Building relationships can help build page views

In an effort to empathize with our customers, we at Automattic attempt to tackle real world problems that our customers face in their journey toward success. The problem I’m looking at today is how to get more page views on an existing blog post with a budget of $20? It’s pretty much a problem that any online content creator has experienced.

At Automattic we’ve been working on a design system that largely involves 4 phases: Discovery, Hypothesis, Deliver, Listen. In each space we work through the common design cycle of Build, Measure, Learn, repeat. So I thought I’d use this system in an effort to increase page views of a blog post.

Lately we’ve been helping small businesses get their business online at Small businesses are already very busy, so often times their websites go unattended, or the concept of a website is abandoned altogether. We’ve been helping these businesses succeed on all fronts as we work with them to get their brand live in the digital world. But like all websites, people want more traffic, and now this empathy challenge comes into play.

These businesses don’t have the time to blog continually so when something new goes live on their site, they need all the page views they can get to hopefully drive sales. With all the options out there, this can be overwhelming and time-consuming.

Looking at some of the resources, I thought to do some Discovery work here.

Discovery offers courses to help your site’s success at our Blogging University. These courses range from 5 days to 28 days, and are sent out as emails so users can read them on their own time. I took a look at a course on Branding and Growth which describes various ways in which someone with time to grow their site could attempt; exploring social networks, commenting on other people’s posts, guest posting, etc. It’s very valuable to those whose priority is to grow their website, but for a small business that spends all their time just keeping their doors open for walk-in traffic, it’s a bit more involved.

Our support forum at has some related articles about increasing traffic. These topics range from making content visible to search engines to paying for traffic.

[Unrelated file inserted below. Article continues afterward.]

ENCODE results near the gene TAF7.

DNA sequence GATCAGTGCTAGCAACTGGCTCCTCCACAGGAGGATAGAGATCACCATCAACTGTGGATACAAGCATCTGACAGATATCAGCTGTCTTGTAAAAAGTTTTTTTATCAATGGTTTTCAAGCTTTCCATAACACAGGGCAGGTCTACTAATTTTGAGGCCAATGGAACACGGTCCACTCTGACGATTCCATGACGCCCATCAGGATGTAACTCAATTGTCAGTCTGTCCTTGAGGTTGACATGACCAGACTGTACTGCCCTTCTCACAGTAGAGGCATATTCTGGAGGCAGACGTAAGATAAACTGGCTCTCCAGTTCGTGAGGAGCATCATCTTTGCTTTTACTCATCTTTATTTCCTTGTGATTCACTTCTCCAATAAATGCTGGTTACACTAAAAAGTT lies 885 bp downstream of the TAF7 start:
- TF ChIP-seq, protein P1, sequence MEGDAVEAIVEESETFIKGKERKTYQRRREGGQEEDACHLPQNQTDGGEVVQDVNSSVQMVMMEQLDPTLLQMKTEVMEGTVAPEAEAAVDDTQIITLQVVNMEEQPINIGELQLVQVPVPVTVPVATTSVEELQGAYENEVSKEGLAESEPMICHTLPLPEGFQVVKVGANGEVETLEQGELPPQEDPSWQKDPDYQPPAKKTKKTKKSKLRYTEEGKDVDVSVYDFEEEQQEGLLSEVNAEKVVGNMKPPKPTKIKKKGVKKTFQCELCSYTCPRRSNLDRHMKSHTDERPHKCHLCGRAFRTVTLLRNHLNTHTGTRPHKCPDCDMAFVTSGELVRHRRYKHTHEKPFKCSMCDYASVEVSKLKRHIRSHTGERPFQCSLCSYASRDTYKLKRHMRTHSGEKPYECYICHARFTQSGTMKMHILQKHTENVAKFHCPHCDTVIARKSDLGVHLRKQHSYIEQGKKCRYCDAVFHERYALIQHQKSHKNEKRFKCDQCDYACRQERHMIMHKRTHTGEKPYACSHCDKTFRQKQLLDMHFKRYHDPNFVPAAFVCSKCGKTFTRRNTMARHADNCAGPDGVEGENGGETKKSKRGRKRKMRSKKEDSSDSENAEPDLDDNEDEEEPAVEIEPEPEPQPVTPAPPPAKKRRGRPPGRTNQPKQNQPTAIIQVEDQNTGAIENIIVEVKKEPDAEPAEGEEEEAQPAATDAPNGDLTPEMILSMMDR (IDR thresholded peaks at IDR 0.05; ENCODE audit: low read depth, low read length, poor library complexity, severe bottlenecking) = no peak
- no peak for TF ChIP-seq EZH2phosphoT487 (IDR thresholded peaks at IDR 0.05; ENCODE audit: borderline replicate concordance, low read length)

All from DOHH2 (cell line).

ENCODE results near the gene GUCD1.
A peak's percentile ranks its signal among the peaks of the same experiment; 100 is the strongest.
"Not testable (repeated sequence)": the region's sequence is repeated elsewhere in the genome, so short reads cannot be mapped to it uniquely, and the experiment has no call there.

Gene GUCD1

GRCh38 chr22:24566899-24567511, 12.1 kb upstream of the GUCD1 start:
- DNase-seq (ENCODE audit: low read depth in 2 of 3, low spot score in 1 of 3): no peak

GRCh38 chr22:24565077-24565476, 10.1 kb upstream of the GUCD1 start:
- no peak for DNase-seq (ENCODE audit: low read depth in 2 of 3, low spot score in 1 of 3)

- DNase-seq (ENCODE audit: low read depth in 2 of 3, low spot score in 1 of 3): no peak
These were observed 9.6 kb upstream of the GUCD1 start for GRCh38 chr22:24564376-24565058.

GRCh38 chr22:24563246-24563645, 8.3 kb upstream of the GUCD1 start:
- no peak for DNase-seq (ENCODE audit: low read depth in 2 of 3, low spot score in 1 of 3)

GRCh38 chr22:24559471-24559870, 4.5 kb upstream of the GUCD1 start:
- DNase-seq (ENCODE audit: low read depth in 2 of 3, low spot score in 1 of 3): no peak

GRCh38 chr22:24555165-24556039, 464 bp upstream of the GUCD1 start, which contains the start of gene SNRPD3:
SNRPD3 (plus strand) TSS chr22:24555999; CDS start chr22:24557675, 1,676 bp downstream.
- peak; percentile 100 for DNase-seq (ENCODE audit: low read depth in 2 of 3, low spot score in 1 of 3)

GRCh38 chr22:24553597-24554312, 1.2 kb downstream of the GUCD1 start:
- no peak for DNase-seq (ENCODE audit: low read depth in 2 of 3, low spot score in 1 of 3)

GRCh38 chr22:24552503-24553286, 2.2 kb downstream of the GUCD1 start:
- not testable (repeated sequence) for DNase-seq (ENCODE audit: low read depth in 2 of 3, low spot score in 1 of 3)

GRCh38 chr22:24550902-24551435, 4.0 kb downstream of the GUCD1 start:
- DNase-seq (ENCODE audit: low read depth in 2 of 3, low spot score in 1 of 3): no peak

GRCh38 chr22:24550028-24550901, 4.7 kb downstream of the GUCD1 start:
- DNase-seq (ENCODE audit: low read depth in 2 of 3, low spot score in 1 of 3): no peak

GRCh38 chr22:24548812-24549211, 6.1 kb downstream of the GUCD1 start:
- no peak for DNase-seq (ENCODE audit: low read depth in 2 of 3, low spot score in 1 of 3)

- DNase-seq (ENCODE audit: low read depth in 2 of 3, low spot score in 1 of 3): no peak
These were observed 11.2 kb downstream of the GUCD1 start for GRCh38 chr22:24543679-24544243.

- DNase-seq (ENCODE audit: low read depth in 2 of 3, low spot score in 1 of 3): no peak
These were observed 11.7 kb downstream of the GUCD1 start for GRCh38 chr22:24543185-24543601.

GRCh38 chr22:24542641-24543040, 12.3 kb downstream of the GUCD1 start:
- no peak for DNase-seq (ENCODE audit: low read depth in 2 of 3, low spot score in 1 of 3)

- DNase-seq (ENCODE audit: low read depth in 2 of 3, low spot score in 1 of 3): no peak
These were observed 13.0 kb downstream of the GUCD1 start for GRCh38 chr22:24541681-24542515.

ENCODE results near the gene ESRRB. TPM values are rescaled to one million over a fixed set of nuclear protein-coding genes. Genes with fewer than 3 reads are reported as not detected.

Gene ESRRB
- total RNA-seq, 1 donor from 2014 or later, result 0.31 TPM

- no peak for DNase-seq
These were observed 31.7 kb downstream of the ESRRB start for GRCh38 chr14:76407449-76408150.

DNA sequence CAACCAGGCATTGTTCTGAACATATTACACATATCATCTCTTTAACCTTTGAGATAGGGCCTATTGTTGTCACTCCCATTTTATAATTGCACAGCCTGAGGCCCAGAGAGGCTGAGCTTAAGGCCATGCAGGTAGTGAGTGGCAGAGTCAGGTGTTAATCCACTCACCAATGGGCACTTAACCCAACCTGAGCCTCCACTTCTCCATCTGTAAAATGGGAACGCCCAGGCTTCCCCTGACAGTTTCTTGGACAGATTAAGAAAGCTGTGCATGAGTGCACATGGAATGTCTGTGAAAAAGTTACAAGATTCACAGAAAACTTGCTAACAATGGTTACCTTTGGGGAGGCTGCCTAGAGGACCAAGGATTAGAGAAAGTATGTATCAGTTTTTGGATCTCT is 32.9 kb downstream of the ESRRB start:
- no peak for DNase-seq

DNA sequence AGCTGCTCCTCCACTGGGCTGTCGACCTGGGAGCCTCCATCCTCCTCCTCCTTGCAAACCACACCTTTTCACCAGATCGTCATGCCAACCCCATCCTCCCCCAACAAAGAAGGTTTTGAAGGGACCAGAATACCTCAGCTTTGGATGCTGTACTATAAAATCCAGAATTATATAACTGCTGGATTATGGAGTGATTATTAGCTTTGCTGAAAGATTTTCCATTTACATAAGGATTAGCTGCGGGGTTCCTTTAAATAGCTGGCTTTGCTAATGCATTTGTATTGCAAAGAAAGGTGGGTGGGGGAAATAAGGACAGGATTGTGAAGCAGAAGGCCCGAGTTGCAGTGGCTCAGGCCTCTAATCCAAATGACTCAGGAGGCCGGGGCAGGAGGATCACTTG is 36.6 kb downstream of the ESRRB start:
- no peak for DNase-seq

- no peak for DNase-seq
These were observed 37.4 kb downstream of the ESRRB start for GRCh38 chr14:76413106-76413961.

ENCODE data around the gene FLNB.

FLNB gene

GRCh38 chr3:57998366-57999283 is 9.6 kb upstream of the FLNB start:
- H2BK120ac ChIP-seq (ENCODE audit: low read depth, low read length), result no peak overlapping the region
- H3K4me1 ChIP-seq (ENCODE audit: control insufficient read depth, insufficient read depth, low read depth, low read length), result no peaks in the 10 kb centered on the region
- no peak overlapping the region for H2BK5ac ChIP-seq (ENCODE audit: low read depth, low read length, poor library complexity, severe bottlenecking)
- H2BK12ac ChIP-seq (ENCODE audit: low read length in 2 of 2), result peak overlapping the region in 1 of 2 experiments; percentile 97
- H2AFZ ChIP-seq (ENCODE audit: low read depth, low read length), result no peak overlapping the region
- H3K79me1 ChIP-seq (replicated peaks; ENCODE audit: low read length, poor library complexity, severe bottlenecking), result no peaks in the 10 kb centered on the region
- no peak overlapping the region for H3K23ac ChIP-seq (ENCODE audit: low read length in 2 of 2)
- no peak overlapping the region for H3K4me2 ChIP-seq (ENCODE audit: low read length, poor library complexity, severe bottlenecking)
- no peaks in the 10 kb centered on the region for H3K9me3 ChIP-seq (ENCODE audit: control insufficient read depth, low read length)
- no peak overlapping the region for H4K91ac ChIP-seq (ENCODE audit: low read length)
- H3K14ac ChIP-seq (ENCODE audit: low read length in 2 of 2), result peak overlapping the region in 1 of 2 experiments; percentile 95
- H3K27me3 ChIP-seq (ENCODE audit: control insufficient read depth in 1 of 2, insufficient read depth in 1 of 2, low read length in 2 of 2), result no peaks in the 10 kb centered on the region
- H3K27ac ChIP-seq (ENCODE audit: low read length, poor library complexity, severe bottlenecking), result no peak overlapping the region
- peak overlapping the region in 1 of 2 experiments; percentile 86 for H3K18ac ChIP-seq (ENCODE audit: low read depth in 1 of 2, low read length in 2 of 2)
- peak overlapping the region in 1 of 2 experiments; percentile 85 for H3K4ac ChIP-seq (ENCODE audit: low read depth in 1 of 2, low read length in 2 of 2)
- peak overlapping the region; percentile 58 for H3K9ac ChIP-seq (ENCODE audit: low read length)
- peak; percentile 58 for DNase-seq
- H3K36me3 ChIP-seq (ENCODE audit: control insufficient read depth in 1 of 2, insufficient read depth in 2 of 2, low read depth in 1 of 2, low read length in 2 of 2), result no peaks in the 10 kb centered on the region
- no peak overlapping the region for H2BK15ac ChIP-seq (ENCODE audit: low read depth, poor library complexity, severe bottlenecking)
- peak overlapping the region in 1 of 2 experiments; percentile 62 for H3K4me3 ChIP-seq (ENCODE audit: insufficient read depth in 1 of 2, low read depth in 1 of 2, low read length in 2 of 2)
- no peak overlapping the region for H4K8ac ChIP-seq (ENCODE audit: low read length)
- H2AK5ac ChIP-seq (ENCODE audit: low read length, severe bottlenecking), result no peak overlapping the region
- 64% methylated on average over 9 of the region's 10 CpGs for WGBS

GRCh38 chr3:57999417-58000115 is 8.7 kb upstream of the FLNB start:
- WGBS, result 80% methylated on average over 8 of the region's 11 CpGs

Primer (a Google entity) has some interesting bits for businesses that they offer through an app that’s easily accessible from your phone. It’s a paid service, but offers quick lessons to improve your digital marketing skills.

I also thought to call a friend of mine who does this sort of thing for a living. Mark at Bermcannon Media suggested anything that gets views from a mobile device is the way to go. With a budget of $20 he’d probably run an ad campaign on Instagram. I spoke with him on his mobile phone as he was searching the internet on that same device and walking through Home Depot. Mobile phones are ubiquitous and reaching people through those devices is key.

Overall, I’ve learned that the Discovery phase is hard for an individual with minimal time to allocate. This was echoed recently on a List Apart article called Discovery on a budget part 1.

However, discovery is inherently different when you work at a nonprofit, startup, or fledgling small business. It may be a design team of one (you), with zero dollars to spend, and only a handful of people aware the business even exists.

And this is assuming there’s even a design team of one which most small businesses can’t afford.


So with some bit of Discovery completed, I’ll move on to the Hypothesis phase. I still don’t have a silver bullet, but I don’t think there will ever be one either. My hypothesis is that if we work on each of the pieces the Discovery phase taught us about, we’d get a lot closer to our goal of increased page views. But this takes time, knowledge, and investment.


The Delivery phase is very involved. This is probably why a large set of small businesses don’t have websites at all. The work put in to a successful website that increases sales is not a small task, but neither is growing a business.

I remember an opportunity in Detroit when a group of us went to talk with a small business owner to gain some insight. He had just climbed down off the roof from making a repair to speak with us. He was tired, out of breath, but still ready to engage us. It was amazing! At that moment I realized how limited time is for a small business owner. And so we’re striving to walk in their shoes to help solve the problems they face daily in relation to their website and driving traffic.


The Listen phase is also… involved. But if SMBs want to make sure their money invested to drive traffic is providing a good return, there needs to be an evaluation of the process. Listening helps everyone, the product creator and the product consumer, make better product choices.

No silver bullets

So this becomes a process of trial and error. There’s no silver bullet, or pot of gold waiting to be had. It’s an investment of time, and increased knowledge to boost one’s website traffic.

Throughout this process I did find some really interesting tidbits. The concept of commenting on other blog posts to increase traffic to your own site was new to me. This stood out because it’s about building relationships. Taking time to contribute to the success of someone else’s post doesn’t leave us empty. It builds the bridges in life that eventually promote healthy communication and human-to-human interactions. And if it happens to help increase traffic, all the better! In an attempt to solve a business problem, I found that it helps to solve a human problem first.


* Photo by Ron Jake Roque 

By Mark Uraine

I design.